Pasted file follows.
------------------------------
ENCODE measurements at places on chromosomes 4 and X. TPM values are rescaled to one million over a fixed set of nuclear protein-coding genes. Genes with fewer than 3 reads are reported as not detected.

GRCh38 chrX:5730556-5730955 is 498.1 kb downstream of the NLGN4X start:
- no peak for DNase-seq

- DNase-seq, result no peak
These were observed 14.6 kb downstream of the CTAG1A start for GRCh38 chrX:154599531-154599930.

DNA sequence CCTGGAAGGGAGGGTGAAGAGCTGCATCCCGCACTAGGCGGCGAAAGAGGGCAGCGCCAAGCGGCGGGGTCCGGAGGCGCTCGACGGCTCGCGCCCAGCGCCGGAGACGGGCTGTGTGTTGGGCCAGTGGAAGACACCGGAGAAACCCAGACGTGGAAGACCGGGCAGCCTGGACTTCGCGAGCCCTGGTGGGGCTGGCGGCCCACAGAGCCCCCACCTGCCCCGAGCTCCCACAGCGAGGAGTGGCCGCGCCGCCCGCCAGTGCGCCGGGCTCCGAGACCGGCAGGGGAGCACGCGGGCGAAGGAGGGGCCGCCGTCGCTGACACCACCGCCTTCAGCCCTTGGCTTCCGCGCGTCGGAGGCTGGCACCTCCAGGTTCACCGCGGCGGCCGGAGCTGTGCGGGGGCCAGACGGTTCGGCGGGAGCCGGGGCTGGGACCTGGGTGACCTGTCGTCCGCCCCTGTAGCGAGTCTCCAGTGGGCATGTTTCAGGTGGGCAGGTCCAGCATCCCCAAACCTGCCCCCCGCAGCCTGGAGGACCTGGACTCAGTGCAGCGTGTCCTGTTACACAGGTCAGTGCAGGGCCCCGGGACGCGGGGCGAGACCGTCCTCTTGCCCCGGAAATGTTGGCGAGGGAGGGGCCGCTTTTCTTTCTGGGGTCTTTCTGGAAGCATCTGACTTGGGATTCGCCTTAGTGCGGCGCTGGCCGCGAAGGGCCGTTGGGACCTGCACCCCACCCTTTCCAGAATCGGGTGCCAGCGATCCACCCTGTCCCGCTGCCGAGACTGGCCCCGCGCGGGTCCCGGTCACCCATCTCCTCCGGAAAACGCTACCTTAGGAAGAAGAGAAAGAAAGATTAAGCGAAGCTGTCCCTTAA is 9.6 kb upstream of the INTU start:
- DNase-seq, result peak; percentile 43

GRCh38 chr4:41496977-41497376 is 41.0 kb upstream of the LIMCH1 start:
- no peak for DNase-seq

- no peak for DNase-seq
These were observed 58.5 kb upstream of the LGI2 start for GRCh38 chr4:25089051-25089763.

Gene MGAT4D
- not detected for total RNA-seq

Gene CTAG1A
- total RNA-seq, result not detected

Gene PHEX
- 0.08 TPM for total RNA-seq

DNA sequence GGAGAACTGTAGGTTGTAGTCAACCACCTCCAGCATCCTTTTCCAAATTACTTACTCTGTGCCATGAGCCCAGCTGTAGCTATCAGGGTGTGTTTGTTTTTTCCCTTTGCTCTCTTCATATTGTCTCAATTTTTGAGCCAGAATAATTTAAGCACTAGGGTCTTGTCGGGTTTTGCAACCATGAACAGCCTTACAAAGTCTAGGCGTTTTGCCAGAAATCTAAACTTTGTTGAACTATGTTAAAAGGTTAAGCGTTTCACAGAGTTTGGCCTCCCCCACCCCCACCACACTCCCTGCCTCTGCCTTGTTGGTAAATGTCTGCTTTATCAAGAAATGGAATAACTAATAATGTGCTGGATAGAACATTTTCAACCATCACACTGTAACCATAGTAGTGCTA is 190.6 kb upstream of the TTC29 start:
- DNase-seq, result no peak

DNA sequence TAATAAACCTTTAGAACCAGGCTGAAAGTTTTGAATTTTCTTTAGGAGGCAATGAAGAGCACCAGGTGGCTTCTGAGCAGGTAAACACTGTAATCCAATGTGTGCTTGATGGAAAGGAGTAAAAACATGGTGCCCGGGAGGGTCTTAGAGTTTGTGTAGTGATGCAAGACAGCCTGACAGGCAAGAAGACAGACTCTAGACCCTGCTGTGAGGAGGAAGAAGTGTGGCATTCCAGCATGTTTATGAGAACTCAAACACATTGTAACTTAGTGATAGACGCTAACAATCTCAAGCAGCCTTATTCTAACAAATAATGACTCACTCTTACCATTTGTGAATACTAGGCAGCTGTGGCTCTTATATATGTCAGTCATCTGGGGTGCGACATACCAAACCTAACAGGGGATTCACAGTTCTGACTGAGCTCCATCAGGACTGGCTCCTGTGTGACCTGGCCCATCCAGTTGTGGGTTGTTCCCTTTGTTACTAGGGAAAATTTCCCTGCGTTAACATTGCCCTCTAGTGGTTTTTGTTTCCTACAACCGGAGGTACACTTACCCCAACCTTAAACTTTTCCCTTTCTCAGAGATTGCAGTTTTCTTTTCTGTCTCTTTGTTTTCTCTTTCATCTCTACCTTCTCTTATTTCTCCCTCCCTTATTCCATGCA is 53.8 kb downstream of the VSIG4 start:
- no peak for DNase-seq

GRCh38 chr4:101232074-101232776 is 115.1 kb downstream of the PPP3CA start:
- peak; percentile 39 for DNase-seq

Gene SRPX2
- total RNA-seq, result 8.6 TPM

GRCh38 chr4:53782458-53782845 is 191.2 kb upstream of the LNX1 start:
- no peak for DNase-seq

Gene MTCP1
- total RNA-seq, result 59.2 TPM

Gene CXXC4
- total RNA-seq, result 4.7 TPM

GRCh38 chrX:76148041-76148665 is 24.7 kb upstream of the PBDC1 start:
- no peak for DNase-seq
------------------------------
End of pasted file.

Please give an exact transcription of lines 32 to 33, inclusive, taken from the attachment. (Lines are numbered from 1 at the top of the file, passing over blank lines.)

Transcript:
GRCh38 chrX:76148041-76148665 is 24.7 kb upstream of the PBDC1 start:
- no peak for DNase-seq